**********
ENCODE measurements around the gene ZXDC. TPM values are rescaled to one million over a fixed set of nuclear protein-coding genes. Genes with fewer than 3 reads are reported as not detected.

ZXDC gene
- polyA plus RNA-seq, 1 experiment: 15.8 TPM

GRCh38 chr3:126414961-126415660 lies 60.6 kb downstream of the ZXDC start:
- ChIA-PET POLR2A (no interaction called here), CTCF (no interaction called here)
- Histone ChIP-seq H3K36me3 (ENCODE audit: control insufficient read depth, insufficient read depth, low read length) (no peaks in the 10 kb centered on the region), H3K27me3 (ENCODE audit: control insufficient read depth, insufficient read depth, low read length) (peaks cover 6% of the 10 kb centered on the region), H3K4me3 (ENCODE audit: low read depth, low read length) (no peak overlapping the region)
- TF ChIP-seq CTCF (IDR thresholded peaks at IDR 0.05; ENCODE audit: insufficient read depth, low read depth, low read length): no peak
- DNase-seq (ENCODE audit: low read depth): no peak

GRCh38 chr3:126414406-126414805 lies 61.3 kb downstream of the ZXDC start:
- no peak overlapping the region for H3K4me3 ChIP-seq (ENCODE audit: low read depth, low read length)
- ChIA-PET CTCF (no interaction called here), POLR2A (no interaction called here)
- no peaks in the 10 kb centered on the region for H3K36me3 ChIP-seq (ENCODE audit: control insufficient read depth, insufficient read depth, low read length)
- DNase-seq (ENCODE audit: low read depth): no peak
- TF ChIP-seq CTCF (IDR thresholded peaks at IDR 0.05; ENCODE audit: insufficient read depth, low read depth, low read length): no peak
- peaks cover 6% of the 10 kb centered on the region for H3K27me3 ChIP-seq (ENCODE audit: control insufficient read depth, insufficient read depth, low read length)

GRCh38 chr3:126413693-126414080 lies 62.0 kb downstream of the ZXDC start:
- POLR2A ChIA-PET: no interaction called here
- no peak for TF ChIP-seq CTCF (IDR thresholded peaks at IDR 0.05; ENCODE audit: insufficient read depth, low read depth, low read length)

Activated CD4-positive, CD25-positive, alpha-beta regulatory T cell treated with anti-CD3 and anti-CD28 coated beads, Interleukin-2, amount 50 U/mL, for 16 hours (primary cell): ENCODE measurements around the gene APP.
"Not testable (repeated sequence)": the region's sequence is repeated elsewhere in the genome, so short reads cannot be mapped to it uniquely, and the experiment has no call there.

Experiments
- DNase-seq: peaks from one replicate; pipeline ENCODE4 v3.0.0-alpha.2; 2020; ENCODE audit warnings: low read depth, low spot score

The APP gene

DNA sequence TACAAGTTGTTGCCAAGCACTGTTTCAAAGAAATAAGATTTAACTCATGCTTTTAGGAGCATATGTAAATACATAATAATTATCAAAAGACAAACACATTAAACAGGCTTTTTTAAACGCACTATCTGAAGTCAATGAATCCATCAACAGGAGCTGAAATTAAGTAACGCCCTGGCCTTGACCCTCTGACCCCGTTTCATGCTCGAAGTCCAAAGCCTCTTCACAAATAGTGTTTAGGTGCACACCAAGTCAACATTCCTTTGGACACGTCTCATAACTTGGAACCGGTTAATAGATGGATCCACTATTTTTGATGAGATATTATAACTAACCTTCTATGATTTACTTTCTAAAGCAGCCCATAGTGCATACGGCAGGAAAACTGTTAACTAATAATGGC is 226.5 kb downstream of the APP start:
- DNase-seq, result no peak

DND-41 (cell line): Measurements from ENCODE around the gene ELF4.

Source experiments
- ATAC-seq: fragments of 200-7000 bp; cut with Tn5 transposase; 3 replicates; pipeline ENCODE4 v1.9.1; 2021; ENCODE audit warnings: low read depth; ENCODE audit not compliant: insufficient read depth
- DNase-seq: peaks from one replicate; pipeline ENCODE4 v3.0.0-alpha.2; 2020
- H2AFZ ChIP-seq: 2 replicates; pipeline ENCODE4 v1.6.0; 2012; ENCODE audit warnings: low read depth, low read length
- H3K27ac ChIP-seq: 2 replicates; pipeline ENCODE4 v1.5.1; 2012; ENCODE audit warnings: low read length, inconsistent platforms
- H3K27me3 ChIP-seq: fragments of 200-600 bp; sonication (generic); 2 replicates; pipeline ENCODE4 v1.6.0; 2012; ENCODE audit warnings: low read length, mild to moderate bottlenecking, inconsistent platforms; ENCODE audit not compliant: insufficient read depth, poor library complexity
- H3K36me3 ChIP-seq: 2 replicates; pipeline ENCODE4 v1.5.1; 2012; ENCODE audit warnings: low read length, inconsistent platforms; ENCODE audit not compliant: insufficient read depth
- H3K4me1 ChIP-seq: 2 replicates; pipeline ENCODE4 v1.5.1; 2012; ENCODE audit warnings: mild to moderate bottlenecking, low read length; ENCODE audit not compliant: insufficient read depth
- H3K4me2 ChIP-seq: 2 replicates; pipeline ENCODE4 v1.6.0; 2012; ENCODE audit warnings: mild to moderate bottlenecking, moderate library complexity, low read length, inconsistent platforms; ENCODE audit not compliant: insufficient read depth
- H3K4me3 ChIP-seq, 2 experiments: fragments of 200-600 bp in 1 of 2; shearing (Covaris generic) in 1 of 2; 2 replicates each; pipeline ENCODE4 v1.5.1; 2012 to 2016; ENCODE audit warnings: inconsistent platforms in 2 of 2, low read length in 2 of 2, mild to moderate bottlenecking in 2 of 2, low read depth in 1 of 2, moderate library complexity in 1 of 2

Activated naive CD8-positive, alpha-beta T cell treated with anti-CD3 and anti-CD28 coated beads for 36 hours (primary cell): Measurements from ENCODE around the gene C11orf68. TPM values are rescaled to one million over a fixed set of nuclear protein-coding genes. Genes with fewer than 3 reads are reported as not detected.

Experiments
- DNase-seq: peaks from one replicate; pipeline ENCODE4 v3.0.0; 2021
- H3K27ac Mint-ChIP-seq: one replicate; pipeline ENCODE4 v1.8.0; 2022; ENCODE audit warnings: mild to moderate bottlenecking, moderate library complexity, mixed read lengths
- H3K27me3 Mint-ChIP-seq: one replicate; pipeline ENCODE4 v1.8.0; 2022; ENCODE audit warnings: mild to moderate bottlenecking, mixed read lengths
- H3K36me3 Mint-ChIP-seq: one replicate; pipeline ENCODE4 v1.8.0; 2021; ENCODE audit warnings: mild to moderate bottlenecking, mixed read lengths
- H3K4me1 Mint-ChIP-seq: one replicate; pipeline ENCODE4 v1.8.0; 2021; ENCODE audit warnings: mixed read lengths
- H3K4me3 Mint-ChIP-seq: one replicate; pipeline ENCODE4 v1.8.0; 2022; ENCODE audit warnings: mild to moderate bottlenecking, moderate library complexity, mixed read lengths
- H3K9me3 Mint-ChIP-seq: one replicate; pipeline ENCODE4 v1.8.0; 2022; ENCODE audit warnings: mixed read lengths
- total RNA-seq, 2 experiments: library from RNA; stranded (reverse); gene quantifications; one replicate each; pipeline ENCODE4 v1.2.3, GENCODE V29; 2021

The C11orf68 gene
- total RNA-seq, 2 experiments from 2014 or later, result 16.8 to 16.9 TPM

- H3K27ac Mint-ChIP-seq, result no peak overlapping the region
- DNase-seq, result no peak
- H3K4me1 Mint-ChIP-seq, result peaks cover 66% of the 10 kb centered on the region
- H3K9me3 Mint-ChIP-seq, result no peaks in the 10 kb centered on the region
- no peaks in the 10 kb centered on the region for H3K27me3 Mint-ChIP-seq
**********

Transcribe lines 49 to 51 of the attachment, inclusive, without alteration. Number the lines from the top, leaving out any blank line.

- H3K27ac Mint-ChIP-seq, result no peak overlapping the region
- DNase-seq, result no peak
- H3K4me1 Mint-ChIP-seq, result peaks cover 66% of the 10 kb centered on the region